In fact, until reading through this book, my interest in the EF has been mostly “academic.” I would be happy to attend one as a “learning experience,” (since I pretend to be knowledgeable about such things) but I have never had any personal desire to worship according to the older form of the Rite. Many people have said that they had a similar feeling on the matter until they attended one, and then they were “hooked.” Well- I’m not “hooked” quite yet- but this book has made me more intrigued and interested in the EF than I ever have been previously. I can imagine that use of this book outside of it’s intended liturgical purpose, as an educational tool or textbook for example, would greatly increase interest in the traditional Latin Mass and in traditional expressions of the Sacred Liturgy generally.
Finally- besides its explicit content (these texts, those pictures, that song), there is an implicit message in the Campion Missal, a Point-of-View that is expressed in the care and detail, in the tone of the notes and choice of fonts. It is this implicit message that is, at the last, the most compelling aspect of the Campion Missal, and it is a message which comes directly from Jeff Ostrowski’s authentic faith and his experience with Sacred Liturgy:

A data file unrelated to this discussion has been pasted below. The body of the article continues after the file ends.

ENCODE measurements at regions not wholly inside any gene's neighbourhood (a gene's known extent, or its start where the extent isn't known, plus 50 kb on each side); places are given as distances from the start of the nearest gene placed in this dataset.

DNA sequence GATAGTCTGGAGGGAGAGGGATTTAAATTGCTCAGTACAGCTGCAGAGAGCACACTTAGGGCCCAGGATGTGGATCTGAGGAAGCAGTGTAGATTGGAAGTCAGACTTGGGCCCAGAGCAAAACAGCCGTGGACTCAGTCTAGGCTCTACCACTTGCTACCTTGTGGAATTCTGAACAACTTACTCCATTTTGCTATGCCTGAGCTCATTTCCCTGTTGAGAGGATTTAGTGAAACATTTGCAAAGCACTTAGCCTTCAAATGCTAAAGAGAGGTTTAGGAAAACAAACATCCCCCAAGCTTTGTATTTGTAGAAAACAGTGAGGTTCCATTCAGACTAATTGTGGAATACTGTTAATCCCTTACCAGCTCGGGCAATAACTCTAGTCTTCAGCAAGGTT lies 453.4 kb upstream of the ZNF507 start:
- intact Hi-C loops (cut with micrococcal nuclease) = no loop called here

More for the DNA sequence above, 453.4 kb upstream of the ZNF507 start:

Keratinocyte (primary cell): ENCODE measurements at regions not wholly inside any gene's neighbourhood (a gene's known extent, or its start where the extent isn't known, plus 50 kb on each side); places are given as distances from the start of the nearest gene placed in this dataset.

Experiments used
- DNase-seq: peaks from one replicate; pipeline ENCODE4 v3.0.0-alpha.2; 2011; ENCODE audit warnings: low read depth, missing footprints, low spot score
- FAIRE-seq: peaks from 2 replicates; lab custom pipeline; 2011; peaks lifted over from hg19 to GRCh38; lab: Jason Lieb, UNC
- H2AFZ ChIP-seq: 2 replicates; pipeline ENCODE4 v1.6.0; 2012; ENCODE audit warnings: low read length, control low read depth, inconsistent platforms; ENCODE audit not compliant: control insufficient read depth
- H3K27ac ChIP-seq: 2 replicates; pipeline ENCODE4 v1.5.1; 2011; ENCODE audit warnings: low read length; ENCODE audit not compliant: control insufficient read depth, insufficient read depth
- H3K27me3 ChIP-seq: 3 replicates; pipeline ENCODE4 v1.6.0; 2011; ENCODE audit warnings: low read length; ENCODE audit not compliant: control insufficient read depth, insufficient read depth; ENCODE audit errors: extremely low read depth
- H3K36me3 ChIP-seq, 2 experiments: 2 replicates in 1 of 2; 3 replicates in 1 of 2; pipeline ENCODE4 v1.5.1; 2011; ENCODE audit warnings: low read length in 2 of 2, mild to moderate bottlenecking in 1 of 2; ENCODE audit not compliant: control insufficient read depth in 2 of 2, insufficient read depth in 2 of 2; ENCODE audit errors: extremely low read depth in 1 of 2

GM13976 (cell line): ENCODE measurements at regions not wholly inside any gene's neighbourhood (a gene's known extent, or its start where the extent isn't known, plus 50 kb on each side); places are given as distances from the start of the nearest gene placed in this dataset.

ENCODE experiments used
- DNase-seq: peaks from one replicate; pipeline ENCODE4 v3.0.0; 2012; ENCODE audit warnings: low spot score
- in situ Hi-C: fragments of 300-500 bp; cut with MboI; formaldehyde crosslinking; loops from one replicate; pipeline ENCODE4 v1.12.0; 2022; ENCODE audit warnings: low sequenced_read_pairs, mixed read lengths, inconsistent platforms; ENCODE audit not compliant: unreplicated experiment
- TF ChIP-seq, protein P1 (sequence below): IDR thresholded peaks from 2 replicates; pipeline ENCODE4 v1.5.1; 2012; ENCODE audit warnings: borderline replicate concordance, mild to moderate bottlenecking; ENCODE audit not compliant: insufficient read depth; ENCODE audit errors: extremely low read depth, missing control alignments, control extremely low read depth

The Traditions of the Church are not just something from the past for us to either adhere to blindly or spitefully ignore. They are a living font of fresh water, and an ongoing procession of miraculous faith.
Whether you attend a Traditional Mass or not, whether you’ve even ever been to one or never plan to, or have and don’t want to ever again- everyone interested in Sacred Liturgy should have a copy of the St. Edmund Campion Missal- if for no other reason than so that you can witness the powerful and inspiring vision of one faithful servant.
Did I mention it has a ribbon?